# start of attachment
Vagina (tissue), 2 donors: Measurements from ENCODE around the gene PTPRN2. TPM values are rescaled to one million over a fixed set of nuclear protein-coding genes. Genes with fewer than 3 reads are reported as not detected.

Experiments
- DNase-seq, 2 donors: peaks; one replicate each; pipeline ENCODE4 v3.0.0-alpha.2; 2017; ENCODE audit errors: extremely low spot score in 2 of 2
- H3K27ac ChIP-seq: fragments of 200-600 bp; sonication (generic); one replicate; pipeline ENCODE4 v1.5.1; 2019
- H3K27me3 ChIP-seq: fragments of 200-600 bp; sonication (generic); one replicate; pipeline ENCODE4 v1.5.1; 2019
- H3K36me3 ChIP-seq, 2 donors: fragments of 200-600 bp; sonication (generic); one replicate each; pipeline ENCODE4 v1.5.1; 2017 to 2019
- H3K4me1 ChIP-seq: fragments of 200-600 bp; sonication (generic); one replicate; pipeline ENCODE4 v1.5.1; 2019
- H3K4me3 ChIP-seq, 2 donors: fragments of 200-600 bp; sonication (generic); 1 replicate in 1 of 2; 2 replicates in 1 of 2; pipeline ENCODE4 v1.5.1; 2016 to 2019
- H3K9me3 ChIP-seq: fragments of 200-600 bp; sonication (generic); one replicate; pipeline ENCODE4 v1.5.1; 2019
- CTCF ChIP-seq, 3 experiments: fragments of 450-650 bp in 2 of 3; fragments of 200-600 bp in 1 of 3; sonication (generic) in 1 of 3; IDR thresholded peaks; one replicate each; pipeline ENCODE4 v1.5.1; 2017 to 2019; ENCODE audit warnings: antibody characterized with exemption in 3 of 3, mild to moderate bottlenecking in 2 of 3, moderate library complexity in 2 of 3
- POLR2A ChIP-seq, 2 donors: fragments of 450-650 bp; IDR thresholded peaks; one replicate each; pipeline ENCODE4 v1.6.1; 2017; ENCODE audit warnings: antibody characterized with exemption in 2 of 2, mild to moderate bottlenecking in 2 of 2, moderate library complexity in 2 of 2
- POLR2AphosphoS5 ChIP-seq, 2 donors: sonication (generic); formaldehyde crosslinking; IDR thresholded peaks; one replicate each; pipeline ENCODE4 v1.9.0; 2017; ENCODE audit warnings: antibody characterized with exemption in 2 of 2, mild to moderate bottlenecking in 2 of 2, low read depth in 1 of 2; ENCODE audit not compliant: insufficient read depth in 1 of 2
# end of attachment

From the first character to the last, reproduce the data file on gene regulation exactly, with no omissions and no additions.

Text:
Vagina (tissue), 2 donors: Measurements from ENCODE around the gene PTPRN2. TPM values are rescaled to one million over a fixed set of nuclear protein-coding genes. Genes with fewer than 3 reads are reported as not detected.

Experiments
- DNase-seq, 2 donors: peaks; one replicate each; pipeline ENCODE4 v3.0.0-alpha.2; 2017; ENCODE audit errors: extremely low spot score in 2 of 2
- H3K27ac ChIP-seq: fragments of 200-600 bp; sonication (generic); one replicate; pipeline ENCODE4 v1.5.1; 2019
- H3K27me3 ChIP-seq: fragments of 200-600 bp; sonication (generic); one replicate; pipeline ENCODE4 v1.5.1; 2019
- H3K36me3 ChIP-seq, 2 donors: fragments of 200-600 bp; sonication (generic); one replicate each; pipeline ENCODE4 v1.5.1; 2017 to 2019
- H3K4me1 ChIP-seq: fragments of 200-600 bp; sonication (generic); one replicate; pipeline ENCODE4 v1.5.1; 2019
- H3K4me3 ChIP-seq, 2 donors: fragments of 200-600 bp; sonication (generic); 1 replicate in 1 of 2; 2 replicates in 1 of 2; pipeline ENCODE4 v1.5.1; 2016 to 2019
- H3K9me3 ChIP-seq: fragments of 200-600 bp; sonication (generic); one replicate; pipeline ENCODE4 v1.5.1; 2019
- CTCF ChIP-seq, 3 experiments: fragments of 450-650 bp in 2 of 3; fragments of 200-600 bp in 1 of 3; sonication (generic) in 1 of 3; IDR thresholded peaks; one replicate each; pipeline ENCODE4 v1.5.1; 2017 to 2019; ENCODE audit warnings: antibody characterized with exemption in 3 of 3, mild to moderate bottlenecking in 2 of 3, moderate library complexity in 2 of 3
- POLR2A ChIP-seq, 2 donors: fragments of 450-650 bp; IDR thresholded peaks; one replicate each; pipeline ENCODE4 v1.6.1; 2017; ENCODE audit warnings: antibody characterized with exemption in 2 of 2, mild to moderate bottlenecking in 2 of 2, moderate library complexity in 2 of 2
- POLR2AphosphoS5 ChIP-seq, 2 donors: sonication (generic); formaldehyde crosslinking; IDR thresholded peaks; one replicate each; pipeline ENCODE4 v1.9.0; 2017; ENCODE audit warnings: antibody characterized with exemption in 2 of 2, mild to moderate bottlenecking in 2 of 2, low read depth in 1 of 2; ENCODE audit not compliant: insufficient read depth in 1 of 2